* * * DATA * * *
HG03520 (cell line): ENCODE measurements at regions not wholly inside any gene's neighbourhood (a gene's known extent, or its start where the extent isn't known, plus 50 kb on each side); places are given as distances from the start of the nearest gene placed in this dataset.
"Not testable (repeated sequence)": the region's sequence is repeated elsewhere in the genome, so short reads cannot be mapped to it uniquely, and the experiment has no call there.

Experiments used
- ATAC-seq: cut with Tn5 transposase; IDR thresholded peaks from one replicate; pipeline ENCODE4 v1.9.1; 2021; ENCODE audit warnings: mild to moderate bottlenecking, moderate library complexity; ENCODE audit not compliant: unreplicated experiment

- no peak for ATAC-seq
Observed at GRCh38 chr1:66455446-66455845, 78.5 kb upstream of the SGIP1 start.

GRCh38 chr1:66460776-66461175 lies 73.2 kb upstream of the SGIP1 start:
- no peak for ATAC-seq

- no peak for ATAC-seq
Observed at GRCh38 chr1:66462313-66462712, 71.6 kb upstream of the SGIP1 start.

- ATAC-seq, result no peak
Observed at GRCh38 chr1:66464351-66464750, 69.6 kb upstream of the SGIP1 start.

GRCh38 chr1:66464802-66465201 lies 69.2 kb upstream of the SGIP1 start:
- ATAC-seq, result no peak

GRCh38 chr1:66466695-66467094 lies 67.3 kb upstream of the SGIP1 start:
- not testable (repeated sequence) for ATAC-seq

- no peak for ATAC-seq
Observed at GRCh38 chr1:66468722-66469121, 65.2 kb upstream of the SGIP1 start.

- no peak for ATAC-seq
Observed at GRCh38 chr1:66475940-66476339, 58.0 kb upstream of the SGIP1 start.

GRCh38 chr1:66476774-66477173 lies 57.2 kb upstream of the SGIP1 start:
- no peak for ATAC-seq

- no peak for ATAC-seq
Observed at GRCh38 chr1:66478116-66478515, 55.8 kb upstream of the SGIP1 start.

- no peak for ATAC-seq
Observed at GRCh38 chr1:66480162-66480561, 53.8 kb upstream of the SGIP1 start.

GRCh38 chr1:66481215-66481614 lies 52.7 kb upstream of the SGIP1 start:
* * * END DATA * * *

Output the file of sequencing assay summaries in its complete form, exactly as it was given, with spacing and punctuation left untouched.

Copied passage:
HG03520 (cell line): ENCODE measurements at regions not wholly inside any gene's neighbourhood (a gene's known extent, or its start where the extent isn't known, plus 50 kb on each side); places are given as distances from the start of the nearest gene placed in this dataset.
"Not testable (repeated sequence)": the region's sequence is repeated elsewhere in the genome, so short reads cannot be mapped to it uniquely, and the experiment has no call there.

Experiments used
- ATAC-seq: cut with Tn5 transposase; IDR thresholded peaks from one replicate; pipeline ENCODE4 v1.9.1; 2021; ENCODE audit warnings: mild to moderate bottlenecking, moderate library complexity; ENCODE audit not compliant: unreplicated experiment

- no peak for ATAC-seq
Observed at GRCh38 chr1:66455446-66455845, 78.5 kb upstream of the SGIP1 start.

GRCh38 chr1:66460776-66461175 lies 73.2 kb upstream of the SGIP1 start:
- no peak for ATAC-seq

- no peak for ATAC-seq
Observed at GRCh38 chr1:66462313-66462712, 71.6 kb upstream of the SGIP1 start.

- ATAC-seq, result no peak
Observed at GRCh38 chr1:66464351-66464750, 69.6 kb upstream of the SGIP1 start.

GRCh38 chr1:66464802-66465201 lies 69.2 kb upstream of the SGIP1 start:
- ATAC-seq, result no peak

GRCh38 chr1:66466695-66467094 lies 67.3 kb upstream of the SGIP1 start:
- not testable (repeated sequence) for ATAC-seq

- no peak for ATAC-seq
Observed at GRCh38 chr1:66468722-66469121, 65.2 kb upstream of the SGIP1 start.

- no peak for ATAC-seq
Observed at GRCh38 chr1:66475940-66476339, 58.0 kb upstream of the SGIP1 start.

GRCh38 chr1:66476774-66477173 lies 57.2 kb upstream of the SGIP1 start:
- no peak for ATAC-seq

- no peak for ATAC-seq
Observed at GRCh38 chr1:66478116-66478515, 55.8 kb upstream of the SGIP1 start.

- no peak for ATAC-seq
Observed at GRCh38 chr1:66480162-66480561, 53.8 kb upstream of the SGIP1 start.

GRCh38 chr1:66481215-66481614 lies 52.7 kb upstream of the SGIP1 start: